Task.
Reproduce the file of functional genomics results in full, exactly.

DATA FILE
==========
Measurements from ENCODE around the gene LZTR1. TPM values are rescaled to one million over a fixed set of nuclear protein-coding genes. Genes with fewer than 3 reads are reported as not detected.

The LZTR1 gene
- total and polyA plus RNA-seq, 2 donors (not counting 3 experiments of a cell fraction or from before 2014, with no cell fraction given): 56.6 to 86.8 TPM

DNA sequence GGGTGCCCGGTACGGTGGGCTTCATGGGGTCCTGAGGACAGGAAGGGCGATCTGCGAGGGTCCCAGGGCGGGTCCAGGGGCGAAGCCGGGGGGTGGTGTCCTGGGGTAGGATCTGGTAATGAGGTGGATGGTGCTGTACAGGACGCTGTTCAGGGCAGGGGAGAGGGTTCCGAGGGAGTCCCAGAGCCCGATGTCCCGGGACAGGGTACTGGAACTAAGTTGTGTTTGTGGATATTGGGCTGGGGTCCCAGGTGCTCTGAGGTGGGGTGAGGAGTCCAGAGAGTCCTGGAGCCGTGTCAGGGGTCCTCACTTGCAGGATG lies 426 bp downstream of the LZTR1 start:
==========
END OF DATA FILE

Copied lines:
Measurements from ENCODE around the gene LZTR1. TPM values are rescaled to one million over a fixed set of nuclear protein-coding genes. Genes with fewer than 3 reads are reported as not detected.

The LZTR1 gene
- total and polyA plus RNA-seq, 2 donors (not counting 3 experiments of a cell fraction or from before 2014, with no cell fraction given): 56.6 to 86.8 TPM

DNA sequence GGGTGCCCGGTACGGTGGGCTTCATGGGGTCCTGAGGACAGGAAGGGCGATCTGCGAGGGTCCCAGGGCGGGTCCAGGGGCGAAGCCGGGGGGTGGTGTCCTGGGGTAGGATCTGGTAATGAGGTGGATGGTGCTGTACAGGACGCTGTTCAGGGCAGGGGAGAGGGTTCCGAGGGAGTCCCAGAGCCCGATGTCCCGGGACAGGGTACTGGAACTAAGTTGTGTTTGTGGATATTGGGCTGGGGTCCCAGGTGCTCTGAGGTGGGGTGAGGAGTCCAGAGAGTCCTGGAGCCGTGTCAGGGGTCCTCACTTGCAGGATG lies 426 bp downstream of the LZTR1 start: